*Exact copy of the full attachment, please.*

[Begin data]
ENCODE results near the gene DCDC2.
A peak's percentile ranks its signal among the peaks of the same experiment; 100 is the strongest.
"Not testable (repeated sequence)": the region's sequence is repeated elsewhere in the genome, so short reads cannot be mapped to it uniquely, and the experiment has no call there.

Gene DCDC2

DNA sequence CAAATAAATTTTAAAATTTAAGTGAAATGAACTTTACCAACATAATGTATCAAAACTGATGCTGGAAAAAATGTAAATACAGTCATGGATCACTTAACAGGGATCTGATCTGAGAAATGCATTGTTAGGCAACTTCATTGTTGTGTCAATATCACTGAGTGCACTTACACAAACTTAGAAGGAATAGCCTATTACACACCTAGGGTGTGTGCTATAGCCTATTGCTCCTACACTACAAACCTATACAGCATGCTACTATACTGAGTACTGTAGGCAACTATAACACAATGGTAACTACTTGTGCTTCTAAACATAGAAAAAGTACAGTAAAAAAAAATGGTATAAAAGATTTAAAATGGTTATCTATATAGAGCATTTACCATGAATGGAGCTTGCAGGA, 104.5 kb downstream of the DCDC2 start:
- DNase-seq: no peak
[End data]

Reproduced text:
ENCODE results near the gene DCDC2.
A peak's percentile ranks its signal among the peaks of the same experiment; 100 is the strongest.
"Not testable (repeated sequence)": the region's sequence is repeated elsewhere in the genome, so short reads cannot be mapped to it uniquely, and the experiment has no call there.

Gene DCDC2

DNA sequence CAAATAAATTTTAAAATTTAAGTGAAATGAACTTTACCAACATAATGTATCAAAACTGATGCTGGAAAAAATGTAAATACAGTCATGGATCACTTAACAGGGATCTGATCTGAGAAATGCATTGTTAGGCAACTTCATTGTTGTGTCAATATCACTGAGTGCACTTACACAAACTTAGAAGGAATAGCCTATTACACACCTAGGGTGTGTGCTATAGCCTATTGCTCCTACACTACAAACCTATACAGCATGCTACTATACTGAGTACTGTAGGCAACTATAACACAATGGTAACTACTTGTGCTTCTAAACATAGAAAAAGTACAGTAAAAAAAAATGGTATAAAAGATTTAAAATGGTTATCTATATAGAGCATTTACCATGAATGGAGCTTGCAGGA, 104.5 kb downstream of the DCDC2 start:
- DNase-seq: no peak